Again, there are the many layers and levels of consciousness that have unfolded in history, with its many competing world-views and modes of perception. We cannot reenter the ancient shaman’s world, even as it beckons. For all we know, it--or another equally anachronistic mode--may have been the true entryway, a window opening onto reality itself, a vision now lost to us forever.

And there is the dichotomy of the immutable other (god? emanation? higher self? the transcendent?) and the shape changer within. For we, in our most private and essential nature, are never at rest--we are moody, distraught, joyous, and calm, all within a single day--or hour. We ourselves perpetually shift, now exultant, now sad, now caught in reflection, now swept by passionate feeling. The divine melody may be fixed in eternity, but we, the instruments, are called to play many variations on the score.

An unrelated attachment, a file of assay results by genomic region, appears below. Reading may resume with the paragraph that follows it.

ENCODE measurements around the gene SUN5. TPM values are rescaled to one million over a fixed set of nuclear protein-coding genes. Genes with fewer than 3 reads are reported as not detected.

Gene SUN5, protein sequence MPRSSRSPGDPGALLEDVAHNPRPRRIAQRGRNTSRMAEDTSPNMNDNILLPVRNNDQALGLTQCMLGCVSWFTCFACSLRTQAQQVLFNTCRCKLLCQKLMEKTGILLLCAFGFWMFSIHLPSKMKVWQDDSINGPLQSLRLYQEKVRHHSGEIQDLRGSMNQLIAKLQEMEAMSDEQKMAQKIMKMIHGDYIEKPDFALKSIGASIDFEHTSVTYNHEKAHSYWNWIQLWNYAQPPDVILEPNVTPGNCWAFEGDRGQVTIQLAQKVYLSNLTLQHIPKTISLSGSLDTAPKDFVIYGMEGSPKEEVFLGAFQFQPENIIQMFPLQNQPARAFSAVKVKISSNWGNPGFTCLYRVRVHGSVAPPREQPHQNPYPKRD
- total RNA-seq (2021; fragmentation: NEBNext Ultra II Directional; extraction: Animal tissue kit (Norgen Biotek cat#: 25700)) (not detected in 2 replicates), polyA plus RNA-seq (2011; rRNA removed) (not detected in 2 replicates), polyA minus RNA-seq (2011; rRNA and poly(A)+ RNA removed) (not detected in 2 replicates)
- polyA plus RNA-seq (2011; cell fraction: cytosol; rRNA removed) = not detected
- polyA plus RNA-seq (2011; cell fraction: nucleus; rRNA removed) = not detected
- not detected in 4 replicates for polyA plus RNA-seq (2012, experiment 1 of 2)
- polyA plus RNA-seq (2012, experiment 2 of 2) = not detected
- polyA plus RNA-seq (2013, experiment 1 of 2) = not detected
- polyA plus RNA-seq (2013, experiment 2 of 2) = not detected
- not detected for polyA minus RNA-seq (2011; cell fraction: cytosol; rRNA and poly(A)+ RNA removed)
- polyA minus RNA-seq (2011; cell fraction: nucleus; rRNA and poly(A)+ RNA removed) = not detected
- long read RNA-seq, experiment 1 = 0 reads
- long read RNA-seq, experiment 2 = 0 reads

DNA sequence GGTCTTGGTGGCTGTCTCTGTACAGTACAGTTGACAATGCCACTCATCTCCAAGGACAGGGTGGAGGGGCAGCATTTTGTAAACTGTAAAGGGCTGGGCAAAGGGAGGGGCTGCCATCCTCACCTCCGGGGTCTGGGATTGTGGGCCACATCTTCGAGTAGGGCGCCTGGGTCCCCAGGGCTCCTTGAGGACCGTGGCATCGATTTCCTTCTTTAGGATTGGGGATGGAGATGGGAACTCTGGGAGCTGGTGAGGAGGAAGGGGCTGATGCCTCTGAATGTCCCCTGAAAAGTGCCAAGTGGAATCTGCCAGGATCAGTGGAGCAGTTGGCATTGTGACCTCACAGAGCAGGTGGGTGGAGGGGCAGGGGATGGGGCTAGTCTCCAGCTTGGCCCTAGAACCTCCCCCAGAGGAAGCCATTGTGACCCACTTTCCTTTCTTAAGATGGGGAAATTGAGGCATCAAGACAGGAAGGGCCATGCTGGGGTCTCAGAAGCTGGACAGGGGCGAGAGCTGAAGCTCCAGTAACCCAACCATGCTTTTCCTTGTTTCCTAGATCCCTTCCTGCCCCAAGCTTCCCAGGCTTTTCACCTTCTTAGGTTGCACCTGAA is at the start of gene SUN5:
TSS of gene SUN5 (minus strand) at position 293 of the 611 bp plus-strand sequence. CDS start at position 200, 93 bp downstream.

Yet each time we return to that deep center, each instant we make contact with that awareness that convinces us that there is ever more to discover about our source and who we truly are--we are filled again with a bliss that whispers of that which lies beyond the state of suffering and grief. We know we are linked to an inscrutable power that pervades our own systems and often carries us to near unsupportable levels of rapture.

We realize that here, in this way, abiding in this reality, we once more verity the immutable bond human and divine, world and source.

(from "Unmasking the Rose")

(Image from unknown internet source)